Evolutionary algorithms (EAs) are a family of algorithms inspired by the biological evolution that can be used to solve (constrained or not) optimization problems where the function that needs to be optimized does not necessarily need to be differentiable (or satisfy any strong constraint). In EAs, you typically only need to define
- an encoding of the solution (aka chromosome or individual)
- a fitness function that determines the relative quality of each solution
- operations that stochastically change or combine solutions (e.g. the cross-over or the mutation operators, in genetic algorithms)
There are other parameters that you need to defined (such as the number of solutions to consider at each generation or the number of generations to run the algorithms for), but these are three most important things to take into account when attempting to solve an optimization problem with EAs (in particular, GAs).
Reinforcement learning (RL) is the field that studies how agents can sequentially take actions in a certain environment in order to maximize some notion of long-term reward (aka return). The strategy that determines the behavior of the agent (i.e. which actions the agent takes) is called the policy. So, the goal of RL is to find a policy that maximizes the (expected) return, which depends on the reward function of the environment. For example, in the case of chess, a reward function may be any function that gives you a positive number if you win the game or a negative number if you lose it. The RL algorithms typically assume that the agent is able to interact with the environment in order to understand its dynamics.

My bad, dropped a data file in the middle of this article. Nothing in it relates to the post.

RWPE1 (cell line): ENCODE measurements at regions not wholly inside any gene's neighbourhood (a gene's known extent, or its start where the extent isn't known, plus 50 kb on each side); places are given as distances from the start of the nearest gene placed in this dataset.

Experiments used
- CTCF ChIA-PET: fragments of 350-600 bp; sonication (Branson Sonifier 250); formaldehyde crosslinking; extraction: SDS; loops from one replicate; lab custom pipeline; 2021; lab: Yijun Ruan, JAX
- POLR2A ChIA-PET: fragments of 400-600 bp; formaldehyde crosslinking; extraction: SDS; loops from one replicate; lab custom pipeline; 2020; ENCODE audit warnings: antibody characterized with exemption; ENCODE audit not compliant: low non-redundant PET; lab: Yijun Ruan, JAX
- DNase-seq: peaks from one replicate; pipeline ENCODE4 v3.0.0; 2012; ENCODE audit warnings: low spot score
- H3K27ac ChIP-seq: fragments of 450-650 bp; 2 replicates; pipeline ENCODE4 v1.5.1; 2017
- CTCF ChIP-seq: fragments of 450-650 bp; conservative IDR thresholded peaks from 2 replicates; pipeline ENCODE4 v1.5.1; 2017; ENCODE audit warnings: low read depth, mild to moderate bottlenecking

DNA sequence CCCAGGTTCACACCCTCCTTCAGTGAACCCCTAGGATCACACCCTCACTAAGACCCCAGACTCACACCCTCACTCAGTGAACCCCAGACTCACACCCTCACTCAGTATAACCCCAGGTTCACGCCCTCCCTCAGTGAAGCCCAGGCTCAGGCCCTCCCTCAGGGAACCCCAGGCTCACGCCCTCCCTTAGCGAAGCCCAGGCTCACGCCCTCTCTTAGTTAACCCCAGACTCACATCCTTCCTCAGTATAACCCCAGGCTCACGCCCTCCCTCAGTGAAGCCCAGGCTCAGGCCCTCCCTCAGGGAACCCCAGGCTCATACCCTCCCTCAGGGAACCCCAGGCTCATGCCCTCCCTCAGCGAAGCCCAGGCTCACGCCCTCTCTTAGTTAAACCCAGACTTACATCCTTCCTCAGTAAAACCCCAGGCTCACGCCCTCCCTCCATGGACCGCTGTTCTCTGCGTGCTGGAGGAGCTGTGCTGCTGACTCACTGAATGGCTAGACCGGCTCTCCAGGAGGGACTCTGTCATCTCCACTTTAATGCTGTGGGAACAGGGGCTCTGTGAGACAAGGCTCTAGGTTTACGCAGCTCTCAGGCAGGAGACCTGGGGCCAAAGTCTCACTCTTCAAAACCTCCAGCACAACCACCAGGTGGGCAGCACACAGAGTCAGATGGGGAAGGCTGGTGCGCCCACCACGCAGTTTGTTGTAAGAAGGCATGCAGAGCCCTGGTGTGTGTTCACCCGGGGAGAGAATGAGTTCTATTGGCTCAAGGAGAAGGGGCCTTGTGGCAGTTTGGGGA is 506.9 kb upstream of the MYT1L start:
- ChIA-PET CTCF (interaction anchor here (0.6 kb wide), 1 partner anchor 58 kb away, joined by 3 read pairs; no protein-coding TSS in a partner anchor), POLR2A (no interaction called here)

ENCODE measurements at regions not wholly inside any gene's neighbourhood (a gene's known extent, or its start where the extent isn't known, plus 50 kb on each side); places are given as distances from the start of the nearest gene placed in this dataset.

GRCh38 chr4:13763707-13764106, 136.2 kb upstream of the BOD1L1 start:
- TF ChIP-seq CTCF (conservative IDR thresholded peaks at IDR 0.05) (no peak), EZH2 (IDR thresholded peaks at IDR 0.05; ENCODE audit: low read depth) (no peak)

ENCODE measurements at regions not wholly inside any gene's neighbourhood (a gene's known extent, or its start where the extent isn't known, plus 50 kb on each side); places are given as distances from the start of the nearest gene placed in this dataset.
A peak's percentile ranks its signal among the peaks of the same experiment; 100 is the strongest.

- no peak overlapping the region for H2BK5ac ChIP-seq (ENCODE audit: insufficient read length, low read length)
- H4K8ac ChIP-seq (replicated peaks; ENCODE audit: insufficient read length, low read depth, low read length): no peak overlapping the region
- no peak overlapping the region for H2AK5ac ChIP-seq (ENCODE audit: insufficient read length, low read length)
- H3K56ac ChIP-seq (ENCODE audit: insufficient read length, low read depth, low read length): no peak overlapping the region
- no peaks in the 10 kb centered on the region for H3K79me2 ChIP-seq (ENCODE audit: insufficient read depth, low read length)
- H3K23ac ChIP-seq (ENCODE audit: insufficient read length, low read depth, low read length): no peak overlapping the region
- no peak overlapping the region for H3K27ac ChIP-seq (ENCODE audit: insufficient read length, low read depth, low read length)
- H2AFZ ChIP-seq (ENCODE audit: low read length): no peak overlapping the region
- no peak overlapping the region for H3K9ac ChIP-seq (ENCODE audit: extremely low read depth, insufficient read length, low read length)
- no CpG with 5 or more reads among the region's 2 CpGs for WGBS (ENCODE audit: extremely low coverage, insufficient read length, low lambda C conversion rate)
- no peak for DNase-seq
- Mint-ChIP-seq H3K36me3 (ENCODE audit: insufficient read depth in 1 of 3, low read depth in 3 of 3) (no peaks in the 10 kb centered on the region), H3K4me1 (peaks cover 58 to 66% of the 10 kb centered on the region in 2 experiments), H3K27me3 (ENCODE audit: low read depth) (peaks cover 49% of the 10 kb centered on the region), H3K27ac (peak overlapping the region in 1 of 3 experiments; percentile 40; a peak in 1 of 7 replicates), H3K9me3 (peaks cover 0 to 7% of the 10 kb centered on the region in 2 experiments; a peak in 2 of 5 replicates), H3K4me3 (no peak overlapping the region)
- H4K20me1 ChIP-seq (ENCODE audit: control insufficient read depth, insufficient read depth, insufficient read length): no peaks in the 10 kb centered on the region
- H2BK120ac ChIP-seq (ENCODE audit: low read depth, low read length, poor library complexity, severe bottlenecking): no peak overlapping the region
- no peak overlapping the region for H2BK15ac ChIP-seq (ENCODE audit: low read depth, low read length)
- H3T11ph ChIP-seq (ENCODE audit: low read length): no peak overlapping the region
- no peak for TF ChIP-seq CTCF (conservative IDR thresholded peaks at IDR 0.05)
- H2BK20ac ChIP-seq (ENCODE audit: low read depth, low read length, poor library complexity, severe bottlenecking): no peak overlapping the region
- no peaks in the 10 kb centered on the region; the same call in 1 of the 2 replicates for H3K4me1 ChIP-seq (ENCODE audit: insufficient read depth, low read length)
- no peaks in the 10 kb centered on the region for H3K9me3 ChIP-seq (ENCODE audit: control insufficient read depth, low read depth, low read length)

RL is thus concerned with a specific type of optimization problem, i.e. finding policies (strategies) that maximize the return, while an agent interacts with an environment in time steps. On the other hand, EAs can be applied to any optimization problem where you can encode solutions, define a fitness function that compares solutions and you can stochastically change those solutions. Essentially, EAs can be applied to almost any optimization problem. In principle, you could use EAs to find policies, as long as you're able to compare them with a fitness function (e.g. the amount of reward that you obtain by following these policies).
Of course, this does not mean that EAs are the most efficient and appropriate approach to solve all optimization problems! You typically use EAs when you need to solve certain problems where better approaches do not exist. For example, when your objective function is not differentiable, then you cannot apply gradient-based solutions, so, in that case, EAs may be a viable option (but there are also other alternatives to EAs, such as simulated annealing).